It’s always nice to have support and receive advice when tackling a project or challenge. However, it’s just as important to recognize that not all advice is good advice.
Too many people today are discouraged, deterred, or manipulated by the criticism, predictions, or negativity of others. While advice and input can be worthwhile in many situations, they can be extremely detrimental in others.
- Listen to the input.
- Weigh the pros and cons.
- Determine what will be helpful.
- Seek additional input.
- Focus on the positive.
- Disregard the negative.
- Take action, be flexible, never give up.
Over the decades there has been much advice offered by highly educated and experienced people to those attempting a new and improved approach to a variety of challenges. While education and experience can often be powerful attributes, they don’t always guarantee success. In some cases, it can be just the opposite. Consider “Sacred Cows,” “NIH” (Not Invented Here), “We’ve Always Done It That Way” and other attitudes that so quickly stifle progress.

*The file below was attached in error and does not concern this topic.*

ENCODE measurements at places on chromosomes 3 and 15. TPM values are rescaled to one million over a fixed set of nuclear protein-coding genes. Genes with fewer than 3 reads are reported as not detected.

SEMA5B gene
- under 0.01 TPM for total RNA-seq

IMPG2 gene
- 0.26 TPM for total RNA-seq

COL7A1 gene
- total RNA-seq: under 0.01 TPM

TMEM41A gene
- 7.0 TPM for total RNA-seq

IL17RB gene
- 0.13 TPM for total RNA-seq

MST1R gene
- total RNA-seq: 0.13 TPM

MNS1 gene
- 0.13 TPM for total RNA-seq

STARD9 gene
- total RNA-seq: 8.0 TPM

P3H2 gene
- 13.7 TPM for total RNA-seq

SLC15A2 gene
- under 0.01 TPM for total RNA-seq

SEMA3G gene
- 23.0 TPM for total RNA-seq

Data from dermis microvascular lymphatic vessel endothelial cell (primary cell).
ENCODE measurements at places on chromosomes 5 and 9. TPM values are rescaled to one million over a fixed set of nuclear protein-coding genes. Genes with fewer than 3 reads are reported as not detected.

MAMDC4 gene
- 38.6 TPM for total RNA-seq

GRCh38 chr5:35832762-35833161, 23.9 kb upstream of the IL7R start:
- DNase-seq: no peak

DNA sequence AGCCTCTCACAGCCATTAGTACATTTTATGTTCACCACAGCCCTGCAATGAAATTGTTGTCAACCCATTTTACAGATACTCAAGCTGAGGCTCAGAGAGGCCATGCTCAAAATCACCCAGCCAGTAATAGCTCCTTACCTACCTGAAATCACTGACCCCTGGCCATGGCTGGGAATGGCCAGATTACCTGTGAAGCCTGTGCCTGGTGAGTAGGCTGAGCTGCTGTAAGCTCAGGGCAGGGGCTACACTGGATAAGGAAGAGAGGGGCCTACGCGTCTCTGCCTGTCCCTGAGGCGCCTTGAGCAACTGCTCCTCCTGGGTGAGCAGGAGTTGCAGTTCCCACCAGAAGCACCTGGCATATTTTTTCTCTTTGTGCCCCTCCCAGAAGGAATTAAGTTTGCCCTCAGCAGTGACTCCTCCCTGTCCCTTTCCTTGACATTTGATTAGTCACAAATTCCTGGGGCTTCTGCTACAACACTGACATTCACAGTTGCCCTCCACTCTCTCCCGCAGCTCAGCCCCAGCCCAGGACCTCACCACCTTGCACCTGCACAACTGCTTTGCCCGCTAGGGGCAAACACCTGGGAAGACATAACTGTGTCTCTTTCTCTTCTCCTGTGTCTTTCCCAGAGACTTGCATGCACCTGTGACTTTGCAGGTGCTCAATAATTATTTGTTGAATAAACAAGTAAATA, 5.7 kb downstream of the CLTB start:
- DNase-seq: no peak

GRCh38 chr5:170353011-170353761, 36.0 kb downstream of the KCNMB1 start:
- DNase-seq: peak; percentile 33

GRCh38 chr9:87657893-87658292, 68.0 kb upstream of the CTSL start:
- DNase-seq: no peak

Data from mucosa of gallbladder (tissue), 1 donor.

Here are a few examples:
“I cannot see any nation or combination of nations producing the money necessary to put a satellite in outer space.”
~ Sir Richard Wooley, Astronomer Royal, 1957
“Television won’t be able to hold on to any market it captures after the first six months. People will soon get tired of staring at a plywood box every night.”
~ Darryl F. Zanuck, head of 20th Century Fox, 1946
“No woman in my time will ever be prime minister.”
~ Margaret Thatcher (prime minister), 1969
“No flying machine will ever fly from New York to Paris.”
~ Orville Wright, 1908
“That is the biggest fool thing we’ve ever done. The bomb will never go off.”
~ President Harry S. Truman, after being briefed on the Manhattan Project in 1945
“I cannot conceive of anything more ridiculous, more absurd, and more affrontive to all sober judgment than the cry that we are profiting by the acquisition of New Mexico and California. I hold that they are not worth a single dollar!”
~ U.S. Senator Daniel Webster of Massachusetts, 1845
Successful people throughout history have never been deterred by the negativity of others. To achieve true cutting-edge progress in any endeavor, apply the seven step process noted above.